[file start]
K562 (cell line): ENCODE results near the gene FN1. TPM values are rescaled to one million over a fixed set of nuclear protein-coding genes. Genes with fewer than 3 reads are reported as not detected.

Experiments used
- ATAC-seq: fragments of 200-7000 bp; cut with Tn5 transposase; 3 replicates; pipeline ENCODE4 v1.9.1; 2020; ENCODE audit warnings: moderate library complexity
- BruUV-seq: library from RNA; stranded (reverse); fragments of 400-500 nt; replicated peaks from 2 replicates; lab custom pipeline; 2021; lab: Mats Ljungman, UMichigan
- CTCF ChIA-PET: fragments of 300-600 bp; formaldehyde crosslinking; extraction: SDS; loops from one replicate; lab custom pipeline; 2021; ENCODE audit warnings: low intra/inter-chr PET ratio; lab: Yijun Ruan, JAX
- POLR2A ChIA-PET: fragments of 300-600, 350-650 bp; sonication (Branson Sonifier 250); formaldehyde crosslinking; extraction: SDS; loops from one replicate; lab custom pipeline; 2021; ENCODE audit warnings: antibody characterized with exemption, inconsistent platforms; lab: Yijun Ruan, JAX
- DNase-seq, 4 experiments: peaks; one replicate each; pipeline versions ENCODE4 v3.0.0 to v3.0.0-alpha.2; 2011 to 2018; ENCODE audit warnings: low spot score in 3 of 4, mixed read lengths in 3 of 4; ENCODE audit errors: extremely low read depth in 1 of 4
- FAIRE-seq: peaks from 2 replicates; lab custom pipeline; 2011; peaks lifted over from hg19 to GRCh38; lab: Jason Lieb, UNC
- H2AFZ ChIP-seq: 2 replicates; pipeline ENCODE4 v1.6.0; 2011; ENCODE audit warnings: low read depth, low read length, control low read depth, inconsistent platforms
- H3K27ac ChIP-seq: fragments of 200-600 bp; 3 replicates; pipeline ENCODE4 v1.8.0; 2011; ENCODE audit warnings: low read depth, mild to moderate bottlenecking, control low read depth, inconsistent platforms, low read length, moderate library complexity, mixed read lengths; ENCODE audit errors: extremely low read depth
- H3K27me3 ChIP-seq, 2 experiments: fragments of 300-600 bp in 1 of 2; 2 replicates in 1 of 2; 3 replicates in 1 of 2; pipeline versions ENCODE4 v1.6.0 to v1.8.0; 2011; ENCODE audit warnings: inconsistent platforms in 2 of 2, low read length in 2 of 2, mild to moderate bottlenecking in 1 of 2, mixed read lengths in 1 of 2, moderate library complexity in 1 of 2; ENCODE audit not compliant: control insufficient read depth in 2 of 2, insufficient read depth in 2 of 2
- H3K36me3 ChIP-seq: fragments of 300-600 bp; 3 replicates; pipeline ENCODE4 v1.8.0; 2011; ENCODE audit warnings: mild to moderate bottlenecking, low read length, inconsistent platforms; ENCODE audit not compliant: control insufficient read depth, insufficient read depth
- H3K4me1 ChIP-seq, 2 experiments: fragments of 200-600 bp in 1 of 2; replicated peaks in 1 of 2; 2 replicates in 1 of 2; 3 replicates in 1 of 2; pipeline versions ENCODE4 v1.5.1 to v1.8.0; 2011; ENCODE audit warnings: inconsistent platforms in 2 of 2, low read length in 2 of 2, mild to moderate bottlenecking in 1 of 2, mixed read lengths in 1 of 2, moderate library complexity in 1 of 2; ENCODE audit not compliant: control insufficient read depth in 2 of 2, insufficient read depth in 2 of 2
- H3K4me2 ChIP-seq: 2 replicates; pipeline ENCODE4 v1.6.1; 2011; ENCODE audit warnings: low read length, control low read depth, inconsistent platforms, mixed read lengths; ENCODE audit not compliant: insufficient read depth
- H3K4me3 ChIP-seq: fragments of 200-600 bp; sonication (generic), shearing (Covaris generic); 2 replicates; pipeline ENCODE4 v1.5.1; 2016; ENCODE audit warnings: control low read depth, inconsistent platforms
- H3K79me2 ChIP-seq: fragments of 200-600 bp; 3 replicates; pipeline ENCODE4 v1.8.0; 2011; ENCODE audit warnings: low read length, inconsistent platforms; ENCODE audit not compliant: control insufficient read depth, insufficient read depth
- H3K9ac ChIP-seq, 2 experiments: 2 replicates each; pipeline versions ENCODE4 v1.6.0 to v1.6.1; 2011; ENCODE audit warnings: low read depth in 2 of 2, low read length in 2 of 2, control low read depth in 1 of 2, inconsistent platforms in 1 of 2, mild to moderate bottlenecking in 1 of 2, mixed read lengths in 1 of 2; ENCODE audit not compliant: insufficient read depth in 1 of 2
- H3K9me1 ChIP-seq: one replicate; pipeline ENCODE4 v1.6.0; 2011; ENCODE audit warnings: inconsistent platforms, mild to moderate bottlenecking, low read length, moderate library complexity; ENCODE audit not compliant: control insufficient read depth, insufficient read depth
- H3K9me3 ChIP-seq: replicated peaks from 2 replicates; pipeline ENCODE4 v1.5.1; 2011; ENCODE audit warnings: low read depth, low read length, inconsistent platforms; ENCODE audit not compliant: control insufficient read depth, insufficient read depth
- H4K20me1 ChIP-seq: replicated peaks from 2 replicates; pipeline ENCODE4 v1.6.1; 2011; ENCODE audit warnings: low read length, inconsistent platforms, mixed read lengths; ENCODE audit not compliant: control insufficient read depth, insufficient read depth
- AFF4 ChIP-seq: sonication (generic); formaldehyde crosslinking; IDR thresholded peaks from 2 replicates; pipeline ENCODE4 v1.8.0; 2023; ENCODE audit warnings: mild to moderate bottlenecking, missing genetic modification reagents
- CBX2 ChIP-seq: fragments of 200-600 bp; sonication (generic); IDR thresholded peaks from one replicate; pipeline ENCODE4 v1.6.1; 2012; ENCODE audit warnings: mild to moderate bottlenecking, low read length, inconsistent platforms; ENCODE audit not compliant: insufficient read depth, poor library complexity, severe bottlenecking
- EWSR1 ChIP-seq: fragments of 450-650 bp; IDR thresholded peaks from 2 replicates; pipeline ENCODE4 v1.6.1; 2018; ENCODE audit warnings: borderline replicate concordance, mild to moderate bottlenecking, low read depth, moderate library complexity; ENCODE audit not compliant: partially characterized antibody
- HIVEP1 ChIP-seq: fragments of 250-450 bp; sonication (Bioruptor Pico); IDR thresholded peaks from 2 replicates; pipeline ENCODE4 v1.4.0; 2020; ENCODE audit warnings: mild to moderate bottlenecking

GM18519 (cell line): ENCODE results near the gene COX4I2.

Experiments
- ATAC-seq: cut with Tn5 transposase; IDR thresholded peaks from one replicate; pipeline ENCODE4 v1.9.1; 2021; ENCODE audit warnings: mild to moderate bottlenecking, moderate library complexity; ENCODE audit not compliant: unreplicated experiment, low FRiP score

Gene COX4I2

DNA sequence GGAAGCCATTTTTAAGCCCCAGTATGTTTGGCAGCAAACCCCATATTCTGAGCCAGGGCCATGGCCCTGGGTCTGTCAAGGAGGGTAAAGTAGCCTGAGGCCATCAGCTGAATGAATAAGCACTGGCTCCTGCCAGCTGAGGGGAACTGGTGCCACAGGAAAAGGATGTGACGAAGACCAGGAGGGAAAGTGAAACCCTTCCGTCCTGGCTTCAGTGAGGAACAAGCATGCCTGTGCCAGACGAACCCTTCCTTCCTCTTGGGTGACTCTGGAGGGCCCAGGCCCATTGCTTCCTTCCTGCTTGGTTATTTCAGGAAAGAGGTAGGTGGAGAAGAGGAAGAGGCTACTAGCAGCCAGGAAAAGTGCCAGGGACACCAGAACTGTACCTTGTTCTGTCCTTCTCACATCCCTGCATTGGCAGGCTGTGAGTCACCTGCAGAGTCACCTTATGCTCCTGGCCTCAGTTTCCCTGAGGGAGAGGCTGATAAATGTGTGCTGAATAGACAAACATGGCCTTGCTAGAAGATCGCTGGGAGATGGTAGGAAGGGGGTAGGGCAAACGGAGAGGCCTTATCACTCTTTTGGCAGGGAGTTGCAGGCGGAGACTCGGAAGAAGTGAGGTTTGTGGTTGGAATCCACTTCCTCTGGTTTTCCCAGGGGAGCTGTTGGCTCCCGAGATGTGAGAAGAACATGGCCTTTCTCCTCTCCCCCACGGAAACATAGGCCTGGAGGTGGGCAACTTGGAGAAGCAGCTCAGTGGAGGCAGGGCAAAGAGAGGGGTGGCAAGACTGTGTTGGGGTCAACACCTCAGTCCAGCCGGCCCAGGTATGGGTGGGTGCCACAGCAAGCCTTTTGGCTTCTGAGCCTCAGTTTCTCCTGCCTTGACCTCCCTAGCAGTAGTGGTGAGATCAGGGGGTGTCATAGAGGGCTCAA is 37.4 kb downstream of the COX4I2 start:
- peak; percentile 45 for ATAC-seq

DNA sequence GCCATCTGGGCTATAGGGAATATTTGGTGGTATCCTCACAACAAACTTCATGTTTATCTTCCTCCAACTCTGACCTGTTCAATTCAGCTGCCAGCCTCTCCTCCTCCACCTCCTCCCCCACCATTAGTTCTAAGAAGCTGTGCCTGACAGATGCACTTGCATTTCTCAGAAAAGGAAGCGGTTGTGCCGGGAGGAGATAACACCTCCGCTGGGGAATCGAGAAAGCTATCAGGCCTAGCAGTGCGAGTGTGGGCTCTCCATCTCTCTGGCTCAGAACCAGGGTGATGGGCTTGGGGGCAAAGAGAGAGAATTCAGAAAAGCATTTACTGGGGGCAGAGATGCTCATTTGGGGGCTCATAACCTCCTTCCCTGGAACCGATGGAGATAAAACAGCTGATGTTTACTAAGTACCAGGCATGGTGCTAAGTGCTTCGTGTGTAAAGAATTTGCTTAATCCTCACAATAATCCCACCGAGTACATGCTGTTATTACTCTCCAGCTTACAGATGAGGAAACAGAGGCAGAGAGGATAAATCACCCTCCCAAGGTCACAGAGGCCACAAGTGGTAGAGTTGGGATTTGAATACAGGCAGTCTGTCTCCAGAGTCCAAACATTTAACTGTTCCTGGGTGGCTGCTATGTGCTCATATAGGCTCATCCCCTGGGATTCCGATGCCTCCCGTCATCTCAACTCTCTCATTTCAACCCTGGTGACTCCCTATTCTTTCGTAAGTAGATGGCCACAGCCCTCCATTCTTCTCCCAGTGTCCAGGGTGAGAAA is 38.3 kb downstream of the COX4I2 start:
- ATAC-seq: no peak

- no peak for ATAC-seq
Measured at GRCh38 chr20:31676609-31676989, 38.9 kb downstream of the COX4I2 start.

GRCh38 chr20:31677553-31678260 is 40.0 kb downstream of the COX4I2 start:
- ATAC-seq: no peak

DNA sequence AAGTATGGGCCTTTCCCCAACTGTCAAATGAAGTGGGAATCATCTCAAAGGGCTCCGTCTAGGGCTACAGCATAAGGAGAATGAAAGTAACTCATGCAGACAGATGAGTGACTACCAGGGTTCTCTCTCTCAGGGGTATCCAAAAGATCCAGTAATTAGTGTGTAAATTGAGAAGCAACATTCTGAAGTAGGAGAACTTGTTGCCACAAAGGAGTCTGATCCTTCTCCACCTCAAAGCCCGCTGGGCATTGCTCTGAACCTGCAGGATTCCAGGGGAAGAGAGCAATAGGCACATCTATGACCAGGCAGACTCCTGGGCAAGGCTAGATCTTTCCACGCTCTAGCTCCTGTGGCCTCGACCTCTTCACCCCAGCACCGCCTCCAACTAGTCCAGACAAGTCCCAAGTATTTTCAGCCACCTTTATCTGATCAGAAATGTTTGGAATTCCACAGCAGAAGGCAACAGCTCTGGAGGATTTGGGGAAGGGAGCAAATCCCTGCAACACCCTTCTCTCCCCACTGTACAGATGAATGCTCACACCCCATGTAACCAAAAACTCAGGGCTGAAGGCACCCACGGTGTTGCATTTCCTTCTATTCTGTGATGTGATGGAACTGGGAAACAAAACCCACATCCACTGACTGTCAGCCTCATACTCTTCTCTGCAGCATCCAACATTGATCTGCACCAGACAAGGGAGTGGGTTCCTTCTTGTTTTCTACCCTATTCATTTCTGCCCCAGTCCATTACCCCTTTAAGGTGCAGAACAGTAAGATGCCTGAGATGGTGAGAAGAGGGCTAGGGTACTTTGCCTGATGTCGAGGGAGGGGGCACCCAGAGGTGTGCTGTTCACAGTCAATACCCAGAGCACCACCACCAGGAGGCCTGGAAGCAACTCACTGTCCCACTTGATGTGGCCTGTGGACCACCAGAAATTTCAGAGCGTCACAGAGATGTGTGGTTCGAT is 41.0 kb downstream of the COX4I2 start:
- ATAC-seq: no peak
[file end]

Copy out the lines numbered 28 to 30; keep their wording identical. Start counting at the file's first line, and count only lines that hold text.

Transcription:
Gene COX4I2

DNA sequence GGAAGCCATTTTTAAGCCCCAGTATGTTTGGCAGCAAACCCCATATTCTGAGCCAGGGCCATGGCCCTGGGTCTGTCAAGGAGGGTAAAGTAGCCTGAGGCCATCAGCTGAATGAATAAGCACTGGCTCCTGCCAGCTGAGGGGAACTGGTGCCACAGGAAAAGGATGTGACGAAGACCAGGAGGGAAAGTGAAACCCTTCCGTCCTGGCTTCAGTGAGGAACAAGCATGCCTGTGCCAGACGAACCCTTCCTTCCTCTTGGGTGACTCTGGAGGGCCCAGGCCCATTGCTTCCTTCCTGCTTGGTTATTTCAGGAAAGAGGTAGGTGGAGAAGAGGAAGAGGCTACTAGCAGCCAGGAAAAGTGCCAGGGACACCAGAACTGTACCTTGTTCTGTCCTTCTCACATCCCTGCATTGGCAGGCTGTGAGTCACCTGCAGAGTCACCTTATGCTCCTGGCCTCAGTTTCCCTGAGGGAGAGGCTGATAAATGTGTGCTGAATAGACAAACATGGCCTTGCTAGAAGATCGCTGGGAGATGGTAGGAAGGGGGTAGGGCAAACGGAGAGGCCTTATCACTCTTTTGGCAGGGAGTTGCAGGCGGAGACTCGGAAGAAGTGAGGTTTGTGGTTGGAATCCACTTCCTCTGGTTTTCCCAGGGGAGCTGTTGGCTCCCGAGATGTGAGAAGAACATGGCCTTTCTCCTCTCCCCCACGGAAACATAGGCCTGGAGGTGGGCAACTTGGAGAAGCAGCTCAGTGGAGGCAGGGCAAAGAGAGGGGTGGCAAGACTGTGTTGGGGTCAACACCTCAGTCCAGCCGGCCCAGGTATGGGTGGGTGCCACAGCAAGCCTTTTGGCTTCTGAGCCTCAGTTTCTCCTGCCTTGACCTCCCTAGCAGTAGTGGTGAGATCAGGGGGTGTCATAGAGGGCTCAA is 37.4 kb downstream of the COX4I2 start:
- peak; percentile 45 for ATAC-seq